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The Dirt: Best of WNY, the plant edition

Hellebores: deer hate them, and they last forever in the border.

Asking me to come up with a “Twenty Best” list for the garden is as difficult as wanting a gourmand to name just ten favorite dishes. So many plants, so little time and space! Yet some truly superior options are rarely chosen by homeowners, landscapers, or even garden centers. For this reason, I am forcing myself to compile my own personal Top Twenty, from small annuals to large trees. Then I will go out to the garden and apologize to all the others.

The criteria
“Best” is surely subjective. I was primarily interested in plants that …
1. Boast at least one really awesome feature (bloom, bark, color, etc.) at some point in their growing cycle;
2. Provide dependable performance in WNY (in the right micro-climate);
3. Require little maintenance (and cause no big problems);
4. And are not very well known. I left out Hosta, for instance, because it’s the most popular perennial in America. Ditto the ubiquitous, deservedly popular Hydrangea ‘Endless Summer’ and its re-blooming, ultra-useful siblings.

A word about choosing native plants
Yes, we must use them whenever we can in every landscape, but I know that plant lovers and landscapers aren’t going to go native all the way. So I’m setting us a goal of, say, twenty-five percent native plants (and hoping you will cut back half the lawn). That’s a little step in the right ecological direction, and we can still indulge in the joy of rare, exotic plant collecting—as long as our prize specimens are non-invasive. Six out of twenty in the list below are native plants, marked (*N).


Amsonia Hubrechtii/Arkansas Blue Star (*N) is a PPA (Perennial Plant Association) winner for 2011 distinguished by light blue spring flowers and rich gold foliage in late summer.

Helleborus ‘Pink Frost’, and other hellebores from the Gold Collection. The first perennials to flower in late winter, hellebores last for decades, are not eaten by deer, and bloom in the shade. The Gold Collection has trademarked, vegetatively propagated varieties with huge, outward-facing flowers—works of art.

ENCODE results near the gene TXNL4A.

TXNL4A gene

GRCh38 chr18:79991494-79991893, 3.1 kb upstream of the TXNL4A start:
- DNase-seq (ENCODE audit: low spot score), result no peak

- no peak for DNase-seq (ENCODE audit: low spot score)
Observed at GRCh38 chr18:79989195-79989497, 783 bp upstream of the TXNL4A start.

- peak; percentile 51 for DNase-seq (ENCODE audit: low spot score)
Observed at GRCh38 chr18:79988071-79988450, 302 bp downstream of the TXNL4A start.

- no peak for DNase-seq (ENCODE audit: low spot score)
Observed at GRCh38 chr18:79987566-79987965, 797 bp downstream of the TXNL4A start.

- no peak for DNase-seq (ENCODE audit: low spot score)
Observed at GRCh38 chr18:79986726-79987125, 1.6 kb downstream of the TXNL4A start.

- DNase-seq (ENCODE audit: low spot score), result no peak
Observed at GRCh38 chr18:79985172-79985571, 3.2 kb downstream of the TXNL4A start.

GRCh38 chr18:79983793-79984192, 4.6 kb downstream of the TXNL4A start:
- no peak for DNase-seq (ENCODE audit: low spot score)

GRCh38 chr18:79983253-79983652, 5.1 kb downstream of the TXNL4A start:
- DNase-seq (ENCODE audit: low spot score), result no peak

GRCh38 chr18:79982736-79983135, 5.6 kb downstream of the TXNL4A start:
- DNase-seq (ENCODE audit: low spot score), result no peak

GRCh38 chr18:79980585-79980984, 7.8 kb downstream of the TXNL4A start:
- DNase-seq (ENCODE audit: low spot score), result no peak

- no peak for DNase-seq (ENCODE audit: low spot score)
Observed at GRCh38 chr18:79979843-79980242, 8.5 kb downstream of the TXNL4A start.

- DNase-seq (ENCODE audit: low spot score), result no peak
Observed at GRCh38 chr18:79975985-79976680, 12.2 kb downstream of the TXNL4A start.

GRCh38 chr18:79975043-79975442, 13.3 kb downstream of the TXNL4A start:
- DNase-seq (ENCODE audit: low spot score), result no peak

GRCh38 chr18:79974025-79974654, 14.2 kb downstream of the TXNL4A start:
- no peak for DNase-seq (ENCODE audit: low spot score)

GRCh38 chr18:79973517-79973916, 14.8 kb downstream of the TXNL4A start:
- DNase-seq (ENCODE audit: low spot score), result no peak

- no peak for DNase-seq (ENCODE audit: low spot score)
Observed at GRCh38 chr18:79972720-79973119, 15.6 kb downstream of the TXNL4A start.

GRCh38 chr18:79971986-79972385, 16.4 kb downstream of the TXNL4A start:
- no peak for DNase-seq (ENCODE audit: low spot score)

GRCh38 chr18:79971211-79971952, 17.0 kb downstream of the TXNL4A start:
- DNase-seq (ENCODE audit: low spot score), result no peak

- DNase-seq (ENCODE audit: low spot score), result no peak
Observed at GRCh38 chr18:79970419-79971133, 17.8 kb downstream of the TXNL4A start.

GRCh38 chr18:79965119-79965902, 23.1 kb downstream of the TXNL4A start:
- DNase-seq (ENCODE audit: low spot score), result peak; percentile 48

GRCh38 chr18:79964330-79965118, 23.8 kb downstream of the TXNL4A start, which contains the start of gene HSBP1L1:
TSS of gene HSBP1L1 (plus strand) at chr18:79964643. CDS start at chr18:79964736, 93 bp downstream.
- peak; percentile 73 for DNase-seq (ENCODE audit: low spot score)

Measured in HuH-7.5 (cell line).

Rodgersia aesculifolia (Rodgersia) is my favorite perennial, although it’s only wonderful if you have a continuously damp space in some shade. Eight-inch leaves mimic horse chestnut foliage. Flowers—like giant astilbes—are large, soft pink panicles. The whole plant is 3 to 4 feet tall and wide.

Sedum spurium ‘John Creech’ forms a short, dense, richly textured mat of tiny, rounded, spring-green leaves, which are covered with pink flowers later. It blocks weeds and even discourages weed growth chemically (according to a Cornell study).

Vernonia noveboracensis/New York Ironweed (*N) is wonderful for pollinators and butterflies. The 8-foot tall species plant is tolerant of poorly drained clay soil. The 4-inch flower clusters are reddish purple. A 3-foot cultivar, ‘Iron Butterfly’ is a new threadleaf alternative. Let’s get these growing all over WNY.


Begonias are now available for windowboxes, containers, and both shady and sunny flower beds. Look for gorgeous new leaf patterns, and cultivars (including ‘Bonfire’ and ‘Dragon Wing’) that flower continuously.

Cascade Geraniums (Pelargonium) epitomize the phrase “familiarity breeds contempt.” Also called European Windowbox geraniums, they cascade, bloom continually, and never need deadheading.

Euphorbia ‘Diamond Frost’ is well known by plant designers, but newer gardeners still don’t buy it because it’s not terribly impressive in the pot. But see this bit of sparkling white fluff up against other colors of foliage and flowers and you, too, will make it a staple.